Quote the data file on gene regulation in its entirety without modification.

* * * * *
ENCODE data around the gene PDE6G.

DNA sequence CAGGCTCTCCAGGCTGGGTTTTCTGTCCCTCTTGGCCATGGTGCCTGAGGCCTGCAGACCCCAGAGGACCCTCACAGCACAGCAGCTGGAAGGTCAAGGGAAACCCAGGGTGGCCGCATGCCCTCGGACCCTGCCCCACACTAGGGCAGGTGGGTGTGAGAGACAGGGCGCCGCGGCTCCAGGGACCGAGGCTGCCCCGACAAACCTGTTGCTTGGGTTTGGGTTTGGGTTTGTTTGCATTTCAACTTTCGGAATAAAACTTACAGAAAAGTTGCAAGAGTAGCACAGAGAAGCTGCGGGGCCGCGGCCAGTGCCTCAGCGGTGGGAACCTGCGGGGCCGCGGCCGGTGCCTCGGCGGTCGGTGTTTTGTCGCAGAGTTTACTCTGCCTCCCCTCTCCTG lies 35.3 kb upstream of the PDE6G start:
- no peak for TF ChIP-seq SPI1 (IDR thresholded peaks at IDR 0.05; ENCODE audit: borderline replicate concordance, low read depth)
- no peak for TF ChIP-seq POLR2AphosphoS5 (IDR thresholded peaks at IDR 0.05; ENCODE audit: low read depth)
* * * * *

ENCODE data around the gene PDE6G.

DNA sequence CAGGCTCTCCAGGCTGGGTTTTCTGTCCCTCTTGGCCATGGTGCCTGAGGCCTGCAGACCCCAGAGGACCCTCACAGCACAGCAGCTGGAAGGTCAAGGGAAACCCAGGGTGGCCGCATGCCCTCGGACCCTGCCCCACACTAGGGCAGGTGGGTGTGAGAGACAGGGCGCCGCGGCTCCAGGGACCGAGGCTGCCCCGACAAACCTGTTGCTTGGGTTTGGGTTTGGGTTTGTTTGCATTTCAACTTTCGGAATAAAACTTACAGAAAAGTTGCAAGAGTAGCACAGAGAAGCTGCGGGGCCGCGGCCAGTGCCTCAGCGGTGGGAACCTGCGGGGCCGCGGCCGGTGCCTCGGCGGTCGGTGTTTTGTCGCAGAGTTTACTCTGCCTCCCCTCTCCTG lies 35.3 kb upstream of the PDE6G start:
- no peak for TF ChIP-seq SPI1 (IDR thresholded peaks at IDR 0.05; ENCODE audit: borderline replicate concordance, low read depth)
- no peak for TF ChIP-seq POLR2AphosphoS5 (IDR thresholded peaks at IDR 0.05; ENCODE audit: low read depth)